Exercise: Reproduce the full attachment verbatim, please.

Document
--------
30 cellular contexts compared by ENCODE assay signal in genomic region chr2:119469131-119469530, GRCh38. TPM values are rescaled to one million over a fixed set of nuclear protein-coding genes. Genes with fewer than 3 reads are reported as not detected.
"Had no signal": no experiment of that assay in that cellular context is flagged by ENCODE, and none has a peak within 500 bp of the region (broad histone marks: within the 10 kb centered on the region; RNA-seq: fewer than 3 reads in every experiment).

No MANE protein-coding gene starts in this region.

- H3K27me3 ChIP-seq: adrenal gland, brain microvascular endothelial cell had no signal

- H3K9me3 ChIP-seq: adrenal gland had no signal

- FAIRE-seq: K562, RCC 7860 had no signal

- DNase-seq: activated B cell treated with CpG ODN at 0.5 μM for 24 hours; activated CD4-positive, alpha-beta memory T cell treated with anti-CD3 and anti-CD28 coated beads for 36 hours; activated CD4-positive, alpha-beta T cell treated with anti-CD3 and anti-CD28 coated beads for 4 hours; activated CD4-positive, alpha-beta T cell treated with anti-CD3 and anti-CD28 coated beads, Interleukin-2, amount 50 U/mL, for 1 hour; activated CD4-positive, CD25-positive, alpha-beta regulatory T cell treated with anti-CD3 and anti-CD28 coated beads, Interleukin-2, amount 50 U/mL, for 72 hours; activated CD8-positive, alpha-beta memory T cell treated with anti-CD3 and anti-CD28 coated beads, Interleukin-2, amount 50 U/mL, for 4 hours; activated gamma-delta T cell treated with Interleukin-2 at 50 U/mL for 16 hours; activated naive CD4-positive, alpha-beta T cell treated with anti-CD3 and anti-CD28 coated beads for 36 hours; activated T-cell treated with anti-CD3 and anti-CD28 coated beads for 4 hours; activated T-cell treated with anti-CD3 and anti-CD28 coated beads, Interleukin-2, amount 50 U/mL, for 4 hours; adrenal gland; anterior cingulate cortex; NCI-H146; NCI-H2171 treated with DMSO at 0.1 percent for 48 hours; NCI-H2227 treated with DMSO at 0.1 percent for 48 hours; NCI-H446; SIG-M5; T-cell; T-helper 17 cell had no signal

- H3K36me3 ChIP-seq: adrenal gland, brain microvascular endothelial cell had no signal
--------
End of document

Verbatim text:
30 cellular contexts compared by ENCODE assay signal in genomic region chr2:119469131-119469530, GRCh38. TPM values are rescaled to one million over a fixed set of nuclear protein-coding genes. Genes with fewer than 3 reads are reported as not detected.
"Had no signal": no experiment of that assay in that cellular context is flagged by ENCODE, and none has a peak within 500 bp of the region (broad histone marks: within the 10 kb centered on the region; RNA-seq: fewer than 3 reads in every experiment).

No MANE protein-coding gene starts in this region.

- H3K27me3 ChIP-seq: adrenal gland, brain microvascular endothelial cell had no signal

- H3K9me3 ChIP-seq: adrenal gland had no signal

- FAIRE-seq: K562, RCC 7860 had no signal

- DNase-seq: activated B cell treated with CpG ODN at 0.5 μM for 24 hours; activated CD4-positive, alpha-beta memory T cell treated with anti-CD3 and anti-CD28 coated beads for 36 hours; activated CD4-positive, alpha-beta T cell treated with anti-CD3 and anti-CD28 coated beads for 4 hours; activated CD4-positive, alpha-beta T cell treated with anti-CD3 and anti-CD28 coated beads, Interleukin-2, amount 50 U/mL, for 1 hour; activated CD4-positive, CD25-positive, alpha-beta regulatory T cell treated with anti-CD3 and anti-CD28 coated beads, Interleukin-2, amount 50 U/mL, for 72 hours; activated CD8-positive, alpha-beta memory T cell treated with anti-CD3 and anti-CD28 coated beads, Interleukin-2, amount 50 U/mL, for 4 hours; activated gamma-delta T cell treated with Interleukin-2 at 50 U/mL for 16 hours; activated naive CD4-positive, alpha-beta T cell treated with anti-CD3 and anti-CD28 coated beads for 36 hours; activated T-cell treated with anti-CD3 and anti-CD28 coated beads for 4 hours; activated T-cell treated with anti-CD3 and anti-CD28 coated beads, Interleukin-2, amount 50 U/mL, for 4 hours; adrenal gland; anterior cingulate cortex; NCI-H146; NCI-H2171 treated with DMSO at 0.1 percent for 48 hours; NCI-H2227 treated with DMSO at 0.1 percent for 48 hours; NCI-H446; SIG-M5; T-cell; T-helper 17 cell had no signal

- H3K36me3 ChIP-seq: adrenal gland, brain microvascular endothelial cell had no signal